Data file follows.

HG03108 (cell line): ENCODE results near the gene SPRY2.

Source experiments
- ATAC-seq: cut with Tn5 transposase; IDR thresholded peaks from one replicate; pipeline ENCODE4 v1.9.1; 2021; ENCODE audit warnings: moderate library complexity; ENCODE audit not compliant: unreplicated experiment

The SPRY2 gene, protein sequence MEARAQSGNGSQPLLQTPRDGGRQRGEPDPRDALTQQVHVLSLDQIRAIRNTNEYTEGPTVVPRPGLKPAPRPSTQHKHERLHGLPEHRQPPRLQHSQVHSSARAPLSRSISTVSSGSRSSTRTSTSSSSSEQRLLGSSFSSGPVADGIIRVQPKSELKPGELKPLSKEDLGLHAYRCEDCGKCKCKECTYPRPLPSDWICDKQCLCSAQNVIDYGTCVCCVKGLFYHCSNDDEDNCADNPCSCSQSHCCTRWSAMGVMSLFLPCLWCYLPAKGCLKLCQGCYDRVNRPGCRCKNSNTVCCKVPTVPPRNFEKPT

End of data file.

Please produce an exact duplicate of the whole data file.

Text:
HG03108 (cell line): ENCODE results near the gene SPRY2.

Source experiments
- ATAC-seq: cut with Tn5 transposase; IDR thresholded peaks from one replicate; pipeline ENCODE4 v1.9.1; 2021; ENCODE audit warnings: moderate library complexity; ENCODE audit not compliant: unreplicated experiment

The SPRY2 gene, protein sequence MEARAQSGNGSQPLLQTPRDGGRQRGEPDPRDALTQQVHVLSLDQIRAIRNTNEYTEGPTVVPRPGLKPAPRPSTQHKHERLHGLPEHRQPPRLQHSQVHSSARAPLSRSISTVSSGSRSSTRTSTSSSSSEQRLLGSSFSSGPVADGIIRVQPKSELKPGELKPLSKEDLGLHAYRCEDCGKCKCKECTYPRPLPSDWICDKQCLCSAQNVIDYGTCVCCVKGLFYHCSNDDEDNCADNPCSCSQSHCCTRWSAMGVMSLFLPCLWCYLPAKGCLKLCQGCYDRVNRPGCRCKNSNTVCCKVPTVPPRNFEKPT